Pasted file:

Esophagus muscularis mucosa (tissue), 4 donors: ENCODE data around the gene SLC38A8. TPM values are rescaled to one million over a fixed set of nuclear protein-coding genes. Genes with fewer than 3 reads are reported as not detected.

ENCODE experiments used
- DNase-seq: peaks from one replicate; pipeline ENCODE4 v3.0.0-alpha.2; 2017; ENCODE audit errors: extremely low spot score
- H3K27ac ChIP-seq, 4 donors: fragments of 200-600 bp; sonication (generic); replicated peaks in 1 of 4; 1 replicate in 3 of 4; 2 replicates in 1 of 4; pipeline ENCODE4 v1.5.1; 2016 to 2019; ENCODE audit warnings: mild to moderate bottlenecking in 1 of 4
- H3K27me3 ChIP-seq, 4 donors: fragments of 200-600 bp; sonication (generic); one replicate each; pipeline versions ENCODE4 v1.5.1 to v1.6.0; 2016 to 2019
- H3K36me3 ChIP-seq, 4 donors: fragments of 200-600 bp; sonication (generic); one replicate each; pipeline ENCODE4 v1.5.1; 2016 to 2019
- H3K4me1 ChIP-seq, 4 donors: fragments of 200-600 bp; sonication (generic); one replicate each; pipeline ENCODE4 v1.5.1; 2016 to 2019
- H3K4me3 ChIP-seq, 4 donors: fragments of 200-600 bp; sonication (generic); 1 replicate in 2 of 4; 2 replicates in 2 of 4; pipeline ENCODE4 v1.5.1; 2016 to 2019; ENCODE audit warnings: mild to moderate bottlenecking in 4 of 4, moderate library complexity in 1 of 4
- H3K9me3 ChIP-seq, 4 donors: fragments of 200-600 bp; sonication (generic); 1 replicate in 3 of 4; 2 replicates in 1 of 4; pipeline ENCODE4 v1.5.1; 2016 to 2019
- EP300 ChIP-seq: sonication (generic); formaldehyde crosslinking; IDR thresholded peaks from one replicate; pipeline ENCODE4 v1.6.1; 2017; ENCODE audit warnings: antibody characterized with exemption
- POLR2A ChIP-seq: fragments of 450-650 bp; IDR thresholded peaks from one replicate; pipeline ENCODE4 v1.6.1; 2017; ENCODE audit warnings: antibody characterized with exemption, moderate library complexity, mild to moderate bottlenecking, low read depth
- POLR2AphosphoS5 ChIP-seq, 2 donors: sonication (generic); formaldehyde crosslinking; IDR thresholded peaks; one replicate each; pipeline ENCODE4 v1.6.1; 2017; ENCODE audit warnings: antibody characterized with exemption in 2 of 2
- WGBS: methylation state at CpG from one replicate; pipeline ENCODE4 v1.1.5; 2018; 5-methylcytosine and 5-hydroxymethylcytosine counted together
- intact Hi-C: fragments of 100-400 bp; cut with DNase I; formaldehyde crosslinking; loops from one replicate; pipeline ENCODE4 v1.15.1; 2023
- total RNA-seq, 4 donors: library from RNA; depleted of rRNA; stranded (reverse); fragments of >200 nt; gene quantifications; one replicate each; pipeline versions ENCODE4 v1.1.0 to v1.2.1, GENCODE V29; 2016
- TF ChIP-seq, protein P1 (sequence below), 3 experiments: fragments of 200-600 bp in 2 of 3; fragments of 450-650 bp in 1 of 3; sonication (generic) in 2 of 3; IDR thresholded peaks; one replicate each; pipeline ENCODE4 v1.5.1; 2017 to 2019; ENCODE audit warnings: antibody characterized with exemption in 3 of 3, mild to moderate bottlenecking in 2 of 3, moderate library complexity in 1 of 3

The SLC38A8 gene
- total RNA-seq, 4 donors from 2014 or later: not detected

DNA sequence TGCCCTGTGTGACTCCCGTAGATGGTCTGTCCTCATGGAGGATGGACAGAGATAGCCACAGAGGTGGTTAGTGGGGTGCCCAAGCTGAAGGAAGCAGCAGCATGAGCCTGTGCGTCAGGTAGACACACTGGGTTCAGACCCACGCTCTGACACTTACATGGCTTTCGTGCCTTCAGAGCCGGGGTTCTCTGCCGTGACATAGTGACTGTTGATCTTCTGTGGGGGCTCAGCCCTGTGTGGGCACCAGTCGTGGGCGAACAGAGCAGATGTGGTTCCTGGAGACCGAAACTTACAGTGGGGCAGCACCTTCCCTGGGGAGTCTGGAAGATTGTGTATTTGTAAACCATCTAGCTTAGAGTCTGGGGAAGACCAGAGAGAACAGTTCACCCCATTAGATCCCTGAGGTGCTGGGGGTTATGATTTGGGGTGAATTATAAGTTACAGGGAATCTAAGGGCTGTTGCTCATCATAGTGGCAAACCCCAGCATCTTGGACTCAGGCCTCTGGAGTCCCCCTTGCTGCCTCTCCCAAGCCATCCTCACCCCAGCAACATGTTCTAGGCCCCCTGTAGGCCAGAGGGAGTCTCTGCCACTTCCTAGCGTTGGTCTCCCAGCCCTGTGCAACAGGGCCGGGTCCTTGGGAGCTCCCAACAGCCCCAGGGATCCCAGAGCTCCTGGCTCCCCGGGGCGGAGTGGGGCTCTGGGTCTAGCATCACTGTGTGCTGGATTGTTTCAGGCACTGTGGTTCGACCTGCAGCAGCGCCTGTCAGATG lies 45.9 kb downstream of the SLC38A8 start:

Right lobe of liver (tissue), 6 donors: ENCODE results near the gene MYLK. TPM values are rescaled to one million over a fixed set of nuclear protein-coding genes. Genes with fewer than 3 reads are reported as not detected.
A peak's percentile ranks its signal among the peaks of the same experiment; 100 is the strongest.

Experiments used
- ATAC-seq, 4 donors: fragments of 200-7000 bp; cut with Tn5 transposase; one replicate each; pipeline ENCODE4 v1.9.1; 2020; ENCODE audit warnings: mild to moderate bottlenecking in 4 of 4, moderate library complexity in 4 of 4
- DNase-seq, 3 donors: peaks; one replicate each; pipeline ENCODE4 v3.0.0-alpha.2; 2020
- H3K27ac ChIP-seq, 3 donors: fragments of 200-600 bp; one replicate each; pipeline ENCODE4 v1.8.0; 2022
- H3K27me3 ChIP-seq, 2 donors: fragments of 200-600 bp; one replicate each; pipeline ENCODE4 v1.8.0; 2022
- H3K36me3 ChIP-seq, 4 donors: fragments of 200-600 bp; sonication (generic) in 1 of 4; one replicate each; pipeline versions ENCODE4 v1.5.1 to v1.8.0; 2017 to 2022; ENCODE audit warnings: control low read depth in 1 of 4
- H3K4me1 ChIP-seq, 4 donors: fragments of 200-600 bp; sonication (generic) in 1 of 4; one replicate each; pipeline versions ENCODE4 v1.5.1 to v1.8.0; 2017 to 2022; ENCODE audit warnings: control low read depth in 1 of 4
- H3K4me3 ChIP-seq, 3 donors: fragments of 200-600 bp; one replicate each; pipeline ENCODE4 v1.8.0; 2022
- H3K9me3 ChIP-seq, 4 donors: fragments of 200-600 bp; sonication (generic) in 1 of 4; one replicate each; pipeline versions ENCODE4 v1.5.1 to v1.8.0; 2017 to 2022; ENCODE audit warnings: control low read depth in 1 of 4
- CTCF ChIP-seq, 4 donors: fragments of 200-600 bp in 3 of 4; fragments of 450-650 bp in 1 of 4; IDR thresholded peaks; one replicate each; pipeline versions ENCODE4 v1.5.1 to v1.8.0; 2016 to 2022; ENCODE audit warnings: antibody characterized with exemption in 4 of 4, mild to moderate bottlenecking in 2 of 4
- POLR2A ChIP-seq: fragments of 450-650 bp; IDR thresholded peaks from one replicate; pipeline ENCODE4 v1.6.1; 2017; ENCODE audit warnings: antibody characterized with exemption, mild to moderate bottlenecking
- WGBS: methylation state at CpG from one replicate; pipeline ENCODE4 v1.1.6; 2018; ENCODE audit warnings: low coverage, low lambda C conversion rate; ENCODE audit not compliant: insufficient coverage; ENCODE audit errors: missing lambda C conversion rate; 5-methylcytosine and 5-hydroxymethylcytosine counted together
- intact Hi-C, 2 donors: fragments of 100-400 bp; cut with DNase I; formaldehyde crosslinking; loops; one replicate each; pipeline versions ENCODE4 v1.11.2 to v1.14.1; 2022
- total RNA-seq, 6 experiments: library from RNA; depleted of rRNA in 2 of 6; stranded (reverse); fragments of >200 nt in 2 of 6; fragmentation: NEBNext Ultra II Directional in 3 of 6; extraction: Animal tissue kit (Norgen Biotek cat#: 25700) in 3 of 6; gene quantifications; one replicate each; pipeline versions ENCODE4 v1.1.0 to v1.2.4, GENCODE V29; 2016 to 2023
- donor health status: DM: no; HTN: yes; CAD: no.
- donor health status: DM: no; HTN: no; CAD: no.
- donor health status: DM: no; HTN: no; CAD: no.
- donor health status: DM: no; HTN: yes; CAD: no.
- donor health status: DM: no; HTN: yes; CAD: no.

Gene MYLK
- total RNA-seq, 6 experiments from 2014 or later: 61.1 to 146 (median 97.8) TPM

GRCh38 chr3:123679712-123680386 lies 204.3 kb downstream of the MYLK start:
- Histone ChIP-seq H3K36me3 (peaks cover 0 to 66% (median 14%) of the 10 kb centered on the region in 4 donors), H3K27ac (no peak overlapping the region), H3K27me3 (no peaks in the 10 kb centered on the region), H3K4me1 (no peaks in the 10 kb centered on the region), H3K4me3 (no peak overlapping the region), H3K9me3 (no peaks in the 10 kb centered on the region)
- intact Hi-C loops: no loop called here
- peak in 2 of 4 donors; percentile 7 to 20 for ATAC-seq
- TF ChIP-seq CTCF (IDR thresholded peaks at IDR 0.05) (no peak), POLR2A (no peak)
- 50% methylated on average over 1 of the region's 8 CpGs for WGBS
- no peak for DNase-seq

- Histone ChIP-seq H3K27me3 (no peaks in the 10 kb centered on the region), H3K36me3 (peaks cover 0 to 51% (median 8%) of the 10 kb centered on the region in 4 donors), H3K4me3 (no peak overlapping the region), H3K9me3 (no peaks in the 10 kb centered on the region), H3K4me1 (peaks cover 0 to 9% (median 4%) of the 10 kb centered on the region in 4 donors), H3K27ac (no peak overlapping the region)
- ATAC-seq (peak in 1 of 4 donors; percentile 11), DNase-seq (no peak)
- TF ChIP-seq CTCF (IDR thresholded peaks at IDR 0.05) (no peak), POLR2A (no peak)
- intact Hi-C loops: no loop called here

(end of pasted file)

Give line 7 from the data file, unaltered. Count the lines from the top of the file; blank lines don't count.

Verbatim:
- H3K4me1 ChIP-seq, 4 donors: fragments of 200-600 bp; sonication (generic); one replicate each; pipeline ENCODE4 v1.5.1; 2016 to 2019